Have you ever eaten an apple, melon, or zucchini and suddenly felt an itchiness in your throat and mouth? This reaction may be caused by oral allergy syndrome, also referred to as pollen fruit syndrome. Allow us to explain what oral allergy syndrome (OAS) is and what treatment options are available.
The Inside Scoop on Oral Allergy Syndrome
According to the American Academy of Allergy Asthma & Immunology, oral allergy syndrome is “a form of a contact allergic reaction that occurs upon contact of the mouth and throat with raw fruits or vegetables.” Although not as common, certain nuts can cause itchiness in your mouth or throat upon consumption, as well. However, if you do experience uncomfortable symptoms after eating nuts, we highly recommend speaking to an allergist to determine the underlying cause, as it may be a sign of a serious, life-threatening allergy.
In most cases, itchiness is the only symptom of oral allergy syndrome. Fortunately, the body can easily break down the offending protein which lessens the opportunity for more severe symptoms. Unless you have an extreme allergy to one of the eight most common allergens, OAS will not lead to more threatening conditions such as anaphylaxis.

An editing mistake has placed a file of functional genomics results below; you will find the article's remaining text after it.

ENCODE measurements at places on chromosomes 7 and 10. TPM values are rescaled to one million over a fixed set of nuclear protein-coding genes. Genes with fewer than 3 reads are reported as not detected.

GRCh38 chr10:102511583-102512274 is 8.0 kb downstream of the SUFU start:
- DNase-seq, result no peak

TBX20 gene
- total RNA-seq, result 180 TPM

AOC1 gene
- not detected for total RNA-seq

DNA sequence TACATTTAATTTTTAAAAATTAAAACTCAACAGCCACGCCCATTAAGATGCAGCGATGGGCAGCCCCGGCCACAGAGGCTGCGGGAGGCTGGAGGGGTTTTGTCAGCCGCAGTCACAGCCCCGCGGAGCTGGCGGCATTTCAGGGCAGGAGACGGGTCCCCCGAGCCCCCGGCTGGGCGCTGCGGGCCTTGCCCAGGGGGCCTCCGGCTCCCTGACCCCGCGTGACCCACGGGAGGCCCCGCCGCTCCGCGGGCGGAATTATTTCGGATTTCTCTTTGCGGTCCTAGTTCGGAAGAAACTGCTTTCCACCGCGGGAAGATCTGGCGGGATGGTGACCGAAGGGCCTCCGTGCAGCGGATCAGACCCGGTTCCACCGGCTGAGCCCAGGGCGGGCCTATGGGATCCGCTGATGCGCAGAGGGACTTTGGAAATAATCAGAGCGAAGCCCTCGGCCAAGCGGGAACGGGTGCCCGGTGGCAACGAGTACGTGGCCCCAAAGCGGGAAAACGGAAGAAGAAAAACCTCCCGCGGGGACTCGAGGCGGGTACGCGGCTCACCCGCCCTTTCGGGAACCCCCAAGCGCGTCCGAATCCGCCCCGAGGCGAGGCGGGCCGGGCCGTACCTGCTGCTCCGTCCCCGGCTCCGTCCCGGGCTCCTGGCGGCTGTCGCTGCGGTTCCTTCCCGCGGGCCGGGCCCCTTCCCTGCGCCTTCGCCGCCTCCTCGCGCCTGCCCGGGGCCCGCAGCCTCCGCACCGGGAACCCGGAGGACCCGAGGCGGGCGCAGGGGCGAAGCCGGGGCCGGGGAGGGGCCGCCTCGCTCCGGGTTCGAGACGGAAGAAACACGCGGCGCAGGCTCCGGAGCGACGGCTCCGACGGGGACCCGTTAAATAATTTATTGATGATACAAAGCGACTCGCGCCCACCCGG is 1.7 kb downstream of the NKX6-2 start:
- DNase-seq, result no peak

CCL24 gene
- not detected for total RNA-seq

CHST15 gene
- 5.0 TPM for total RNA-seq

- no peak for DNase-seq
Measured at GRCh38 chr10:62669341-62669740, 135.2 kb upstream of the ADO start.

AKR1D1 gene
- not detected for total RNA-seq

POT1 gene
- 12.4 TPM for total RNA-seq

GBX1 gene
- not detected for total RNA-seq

So, why does your immune system flag a protein found in food as dangerous? It’s because this protein has an uncanny resemblance to certain pollens. The immune system misidentifies the protein found in the fruit as pollen, and it releases histamine to combat the invader.
It’s vital to determine if your itchy mouth and throat is caused by the protein found in the raw food or by another allergen. Our team can perform an allergy test to determine exactly what is causing your symptoms. If it’s determined that you are dealing with oral allergy syndrome, we can treat you using immunotherapy. In the meantime, consider cooking the fruit or vegetable that is causing the itchiness instead of eating it fresh. Cooking the food will break down the protein, and it won’t cause frustrating symptoms.
Oral Allergy Syndrome Tips
Oral allergy syndrome can be frustrating to deal with. Consider the following tips to lessen your frustration while still enjoying your favorite fruits and vegetables:
- Cook the food instead of eating it raw.
- Remove the skin of the food, as proteins are sometimes found in high quantity in the peel.
- Talk to an allergist about allergy testing and immunotherapy.
- If you experience itchiness in your throat or mouth after eating nuts, forego eating nuts until you’ve been tested for a nut allergy.